Nigerian House Member Pledges Action on FOI Bill

17 January 2011

A key Nigerian legislator has promised to move forward with freedom of information legislation, according to media accounts.

In related developments, Nigerian editors urged passage of a FOI law and a top government minister spoke out for FOI and media reform at a regional conference.

The chairman of the House Committee on Information, Ahmed Aliu Wadada, was quoted in The Vanguard as saying his committee will approve a bill. The House returns to session on Jan. 18 amid controversy about House finances.

The paper reported that he “dismissed as untrue reports that the House had dumped the FoI Bill, pledging that once the lawmakers returned from their end of year break, serious work would be done on the bill, which is the longest on the shelf of the legislators.”

The Vanguard article by Clifford Ndujihe continued:

“What may happen is that the bill is likely to be re-committed to the Committee on Information for fresh public hearing and once that is done, my panel will give it accelerated hearing and submit the appropriate report to the House for its passage. There is no hidden agenda at all about it. Nobody stands to benefit from the nonpassage of the FoI Bill at all,” Wadada said.

Top Minister Urges Regional FOI

Meanwhile, at a meeting in Abuji of the member nations of the Economic Community of West African States (ECOWAS), minister of information and communications, Labaran Maku, supported enactment of freedom of information for the whole region as advocated establishment of a common regulation and ethics for the media practitioners.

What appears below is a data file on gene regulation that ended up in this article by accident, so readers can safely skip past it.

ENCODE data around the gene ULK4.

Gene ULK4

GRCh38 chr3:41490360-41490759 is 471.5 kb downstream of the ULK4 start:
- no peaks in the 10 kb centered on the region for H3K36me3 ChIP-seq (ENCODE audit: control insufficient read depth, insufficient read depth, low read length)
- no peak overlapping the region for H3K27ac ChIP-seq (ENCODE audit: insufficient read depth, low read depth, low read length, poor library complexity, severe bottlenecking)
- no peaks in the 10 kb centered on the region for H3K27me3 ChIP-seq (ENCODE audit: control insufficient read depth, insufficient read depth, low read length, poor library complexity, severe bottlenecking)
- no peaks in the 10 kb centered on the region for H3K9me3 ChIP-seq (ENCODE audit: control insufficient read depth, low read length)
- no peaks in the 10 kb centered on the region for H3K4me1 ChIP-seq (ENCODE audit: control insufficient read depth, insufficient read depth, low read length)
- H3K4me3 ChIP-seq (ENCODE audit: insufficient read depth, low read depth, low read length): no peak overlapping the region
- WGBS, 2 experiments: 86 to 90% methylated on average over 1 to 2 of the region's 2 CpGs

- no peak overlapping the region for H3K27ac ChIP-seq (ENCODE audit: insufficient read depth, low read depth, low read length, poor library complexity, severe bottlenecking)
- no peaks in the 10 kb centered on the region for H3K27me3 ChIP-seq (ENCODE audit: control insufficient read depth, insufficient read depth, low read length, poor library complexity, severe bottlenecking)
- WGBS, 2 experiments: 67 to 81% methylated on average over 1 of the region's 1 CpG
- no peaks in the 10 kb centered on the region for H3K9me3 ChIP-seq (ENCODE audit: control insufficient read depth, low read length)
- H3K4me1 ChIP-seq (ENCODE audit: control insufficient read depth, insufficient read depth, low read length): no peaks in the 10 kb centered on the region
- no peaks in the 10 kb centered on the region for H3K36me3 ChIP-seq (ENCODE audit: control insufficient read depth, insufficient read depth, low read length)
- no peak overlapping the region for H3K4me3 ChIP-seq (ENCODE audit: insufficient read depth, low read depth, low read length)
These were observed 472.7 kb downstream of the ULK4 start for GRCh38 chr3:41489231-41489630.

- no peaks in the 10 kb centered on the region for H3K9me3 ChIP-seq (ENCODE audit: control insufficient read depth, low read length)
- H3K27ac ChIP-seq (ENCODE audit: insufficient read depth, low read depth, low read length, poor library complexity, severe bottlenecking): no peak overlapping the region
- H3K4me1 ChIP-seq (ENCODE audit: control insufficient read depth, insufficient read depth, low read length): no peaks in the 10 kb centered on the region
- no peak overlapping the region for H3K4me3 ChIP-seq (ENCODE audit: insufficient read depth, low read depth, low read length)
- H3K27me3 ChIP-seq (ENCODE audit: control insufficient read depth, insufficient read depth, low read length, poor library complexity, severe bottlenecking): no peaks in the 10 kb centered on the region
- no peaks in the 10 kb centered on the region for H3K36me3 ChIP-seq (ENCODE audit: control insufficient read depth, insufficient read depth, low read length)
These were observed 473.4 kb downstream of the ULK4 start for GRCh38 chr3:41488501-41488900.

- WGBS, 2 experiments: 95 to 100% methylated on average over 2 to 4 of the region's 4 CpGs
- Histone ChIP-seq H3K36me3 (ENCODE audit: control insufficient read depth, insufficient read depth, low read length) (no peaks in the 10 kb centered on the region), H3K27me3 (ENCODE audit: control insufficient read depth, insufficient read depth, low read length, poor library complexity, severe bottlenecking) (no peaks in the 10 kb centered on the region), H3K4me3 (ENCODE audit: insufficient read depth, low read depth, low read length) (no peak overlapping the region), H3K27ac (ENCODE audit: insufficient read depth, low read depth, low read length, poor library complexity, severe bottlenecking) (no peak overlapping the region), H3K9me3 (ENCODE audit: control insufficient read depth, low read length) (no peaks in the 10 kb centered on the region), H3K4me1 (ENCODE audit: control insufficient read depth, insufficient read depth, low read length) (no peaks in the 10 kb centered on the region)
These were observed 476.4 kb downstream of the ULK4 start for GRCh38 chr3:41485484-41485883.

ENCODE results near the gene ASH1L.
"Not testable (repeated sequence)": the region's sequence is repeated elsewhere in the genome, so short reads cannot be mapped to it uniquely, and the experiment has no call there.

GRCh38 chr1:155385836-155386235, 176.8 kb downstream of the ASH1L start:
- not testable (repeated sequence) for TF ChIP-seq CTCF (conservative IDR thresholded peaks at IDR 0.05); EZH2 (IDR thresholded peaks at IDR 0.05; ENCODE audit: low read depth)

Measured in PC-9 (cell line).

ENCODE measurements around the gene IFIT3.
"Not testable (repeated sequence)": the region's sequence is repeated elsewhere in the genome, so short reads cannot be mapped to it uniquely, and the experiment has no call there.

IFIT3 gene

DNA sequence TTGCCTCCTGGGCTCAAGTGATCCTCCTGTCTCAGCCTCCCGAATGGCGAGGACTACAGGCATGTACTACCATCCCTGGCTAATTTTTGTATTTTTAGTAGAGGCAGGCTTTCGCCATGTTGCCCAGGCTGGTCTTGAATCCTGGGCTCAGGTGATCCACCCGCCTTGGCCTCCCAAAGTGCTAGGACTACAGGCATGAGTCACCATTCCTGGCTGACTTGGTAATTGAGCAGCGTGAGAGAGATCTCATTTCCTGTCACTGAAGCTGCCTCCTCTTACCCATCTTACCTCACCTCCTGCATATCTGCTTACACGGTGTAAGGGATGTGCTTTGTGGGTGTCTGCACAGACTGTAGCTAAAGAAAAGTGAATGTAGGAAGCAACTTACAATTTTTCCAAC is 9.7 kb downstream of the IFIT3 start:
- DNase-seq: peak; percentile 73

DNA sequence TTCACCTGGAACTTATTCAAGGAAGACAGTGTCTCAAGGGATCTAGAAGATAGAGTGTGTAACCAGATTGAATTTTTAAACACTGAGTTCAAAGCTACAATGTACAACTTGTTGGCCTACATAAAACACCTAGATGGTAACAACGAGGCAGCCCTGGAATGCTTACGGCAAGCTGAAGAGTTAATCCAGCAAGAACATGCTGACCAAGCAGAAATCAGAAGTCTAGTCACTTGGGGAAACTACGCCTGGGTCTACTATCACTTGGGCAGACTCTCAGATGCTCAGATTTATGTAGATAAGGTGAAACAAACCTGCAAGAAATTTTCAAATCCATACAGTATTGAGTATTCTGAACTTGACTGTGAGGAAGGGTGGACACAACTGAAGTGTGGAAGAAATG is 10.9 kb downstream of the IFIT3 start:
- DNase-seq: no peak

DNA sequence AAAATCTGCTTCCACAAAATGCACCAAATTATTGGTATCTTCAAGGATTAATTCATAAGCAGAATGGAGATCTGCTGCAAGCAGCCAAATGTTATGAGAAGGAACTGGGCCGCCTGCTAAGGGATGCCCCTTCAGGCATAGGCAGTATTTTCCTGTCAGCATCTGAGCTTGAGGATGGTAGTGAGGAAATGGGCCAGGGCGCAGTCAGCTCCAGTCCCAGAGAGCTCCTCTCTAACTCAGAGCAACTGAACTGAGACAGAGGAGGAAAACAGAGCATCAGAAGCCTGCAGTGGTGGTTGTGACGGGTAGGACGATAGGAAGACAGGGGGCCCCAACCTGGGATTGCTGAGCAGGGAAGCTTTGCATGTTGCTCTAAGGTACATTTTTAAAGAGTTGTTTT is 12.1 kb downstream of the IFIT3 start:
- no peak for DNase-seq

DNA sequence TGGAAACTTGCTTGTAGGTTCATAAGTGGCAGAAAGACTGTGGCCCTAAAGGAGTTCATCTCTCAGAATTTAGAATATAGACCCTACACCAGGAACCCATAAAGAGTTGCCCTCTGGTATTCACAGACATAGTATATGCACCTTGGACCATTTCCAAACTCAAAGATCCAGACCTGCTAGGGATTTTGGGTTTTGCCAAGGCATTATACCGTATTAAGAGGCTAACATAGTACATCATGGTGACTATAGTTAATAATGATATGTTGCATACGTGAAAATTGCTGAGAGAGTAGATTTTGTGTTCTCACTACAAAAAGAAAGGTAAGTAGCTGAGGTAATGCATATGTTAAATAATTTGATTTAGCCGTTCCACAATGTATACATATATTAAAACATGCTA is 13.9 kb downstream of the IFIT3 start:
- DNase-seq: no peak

According to a NEXT report

He challenged participants to develop a policy that will support the growth of the media sector, as well as inculcate in the practitioners the core values required to make them function as unifiers. He called for the promotion of freedom of information across the region.

“If we really want to run a democracy that is accountable to the people, and think about a proper communication process between the governed and their leaders, then the sub-region, of necessity, needs a freedom of information bill that cuts across the entire sub-region, because citizens have been finding it difficult to access information.

“It is important that we have a media that unites across the boundaries of tribe, religion and have common values and ethics that can help the media stand above the divisions and offer both parties in conflict the opportunity to express themselves without being part of the conflict,” he said.

On the place of technology in communication management, the minister called for transparency, pointing out that in this modern age, there are only a few things that could be hidden from the public.

Editors Support FOI Passage

The Nigerian Guild of Editors over the weekend of Jan. 15 in Lagos passed a resolution that among other things noting that the National Assembly has been considering FOI legislation form more than a decade, according to The Nation.  The editors welcomed a pledge from Maku,who attended, to work for approval of a FOI law. The Guild urged all political parties to support passage.

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